— Tell us about the sidewalks, Auntie!

— I’ve told you about the sidewalks many times. Don’t you want a different story?

— No! We want to hear about the sidewalks. Tell us about the sidewalks, Auntie.

— All right, then.

In the day time, the sidewalks were a mass of people and bicycles, and vendors selling eggy pancakes for breakfast, and fried noodles. And the migrant worker women came from the subway with baskets hanging from shoulder yokes. Those baskets were full of cherries and apricots and mangosteens, and little plums, and bayberries. Each worker sold a different kind of fruit. They crouched on the ground near the fruit, splashing water on it occasionally to keep it looking fresh. And the fruit was always 10 yuan. “Duoshao qian?” customers would ask, “How much does it cost?” “Shi yuan,” the women would reply, crossing their fingers into an X for ten. And there were men too pushing rough wooden carts, full of heavier fruits, like pears and nectarines. Closer to the intersection, women from the neighbourhood had stands where they sold watermelon and grapefruit, bananas, tomatoes and cucumbers. And one young woman just sold durian, hacking the whole fruits down with a huge knife, then carving the halves into smaller pieces, which she sold in little boxes. And you could buy shoes on those sidewalks too, and panty hose, and beads, and little buddhas.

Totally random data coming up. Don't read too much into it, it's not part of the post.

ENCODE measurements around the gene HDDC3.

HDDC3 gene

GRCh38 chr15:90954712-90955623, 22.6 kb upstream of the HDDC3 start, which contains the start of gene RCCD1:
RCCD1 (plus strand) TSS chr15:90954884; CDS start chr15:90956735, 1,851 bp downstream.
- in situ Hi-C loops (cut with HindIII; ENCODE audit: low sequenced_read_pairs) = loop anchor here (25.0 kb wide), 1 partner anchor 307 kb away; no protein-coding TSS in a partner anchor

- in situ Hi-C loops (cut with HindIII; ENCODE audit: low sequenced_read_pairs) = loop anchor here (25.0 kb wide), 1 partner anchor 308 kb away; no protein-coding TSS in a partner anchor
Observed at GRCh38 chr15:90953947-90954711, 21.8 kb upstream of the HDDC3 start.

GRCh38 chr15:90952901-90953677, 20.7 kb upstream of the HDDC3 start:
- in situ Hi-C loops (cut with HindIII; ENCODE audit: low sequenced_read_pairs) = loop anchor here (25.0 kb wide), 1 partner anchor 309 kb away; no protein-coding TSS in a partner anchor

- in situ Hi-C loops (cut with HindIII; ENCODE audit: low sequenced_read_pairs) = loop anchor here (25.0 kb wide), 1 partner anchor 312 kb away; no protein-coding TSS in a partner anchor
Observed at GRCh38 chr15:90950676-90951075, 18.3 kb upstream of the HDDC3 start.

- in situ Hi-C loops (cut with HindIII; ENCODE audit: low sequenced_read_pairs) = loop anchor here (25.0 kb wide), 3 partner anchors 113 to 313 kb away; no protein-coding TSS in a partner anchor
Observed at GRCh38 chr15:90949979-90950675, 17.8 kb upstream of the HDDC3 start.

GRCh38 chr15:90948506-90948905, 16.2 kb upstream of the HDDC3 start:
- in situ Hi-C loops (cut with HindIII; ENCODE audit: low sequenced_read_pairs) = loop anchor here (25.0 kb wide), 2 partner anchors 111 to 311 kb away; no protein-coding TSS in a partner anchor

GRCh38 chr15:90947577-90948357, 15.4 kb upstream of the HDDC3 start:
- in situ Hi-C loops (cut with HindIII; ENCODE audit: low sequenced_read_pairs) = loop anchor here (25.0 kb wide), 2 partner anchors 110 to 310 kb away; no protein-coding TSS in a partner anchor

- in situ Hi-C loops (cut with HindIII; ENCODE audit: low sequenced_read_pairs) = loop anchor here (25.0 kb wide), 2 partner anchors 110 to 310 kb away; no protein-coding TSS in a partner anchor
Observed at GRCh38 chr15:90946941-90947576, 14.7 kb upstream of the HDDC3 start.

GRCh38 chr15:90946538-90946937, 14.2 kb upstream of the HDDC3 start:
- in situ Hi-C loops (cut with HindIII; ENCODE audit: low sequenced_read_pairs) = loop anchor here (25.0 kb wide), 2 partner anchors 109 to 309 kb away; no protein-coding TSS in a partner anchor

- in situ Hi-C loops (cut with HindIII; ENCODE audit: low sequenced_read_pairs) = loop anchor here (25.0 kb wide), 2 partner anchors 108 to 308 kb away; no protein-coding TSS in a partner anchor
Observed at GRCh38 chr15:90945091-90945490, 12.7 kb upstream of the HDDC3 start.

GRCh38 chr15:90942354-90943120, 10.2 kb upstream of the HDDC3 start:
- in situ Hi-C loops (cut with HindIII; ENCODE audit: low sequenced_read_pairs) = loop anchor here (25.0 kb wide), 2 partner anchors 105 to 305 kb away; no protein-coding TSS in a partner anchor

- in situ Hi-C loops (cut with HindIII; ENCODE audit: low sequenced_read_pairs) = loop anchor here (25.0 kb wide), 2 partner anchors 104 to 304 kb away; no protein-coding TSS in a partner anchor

At night, when work was done and the cool breezes blew, people stopped rushing up and down the sidewalks. They lingered and chatted and laughed. As darkness fell, the sidewalks would fill up with little plastic tables and chairs. Every few feet, there was a large flat charcoal grill, and beside the grill, all of the lovely foods. All manner of kebabs (people used to say they were mostly rat, but there was a study one time, and they found very little rat in the kebabs), skewers of green beans and sliced aubergines, dainty chives, exotic mushrooms, squid tentacles, and fish tofu. And huge oysters and scallops on the half-shell. They went right onto the grill in their shells. And, on the ground, there were flat, plastic basins full of crayfish. As the crayfish kept spilling out of the basins and skittering away, patient women crouched down and tumbled them back in. From a block away, you could see the smoke and steam rising from all of the grills, and you could smell the savoury, burnt smell. People at the tables smoked and laughed, and drank beer and grain alcohol, while fat children in split-pants ran around at their feet… dogs too – quick, canny little dogs, and big, indolent ones.

You could buy flowers at night too, huge bouquets with the most delicate blooms wrapped in tissue paper, and costume jewelry. And there was a huge tent of Paul Franks knock-offs. On the corner by the bank, a man stood handing out flyers, while the old erhu player crouched nearby scratching out the same old tune on his old, broken-down erhu.

Above the sidewalks, electric skyscrapers stretched, their surfaces a dazzle of programmed lightshows. The moon rose high and the sky turned blue-black and the car horns sounded all around.

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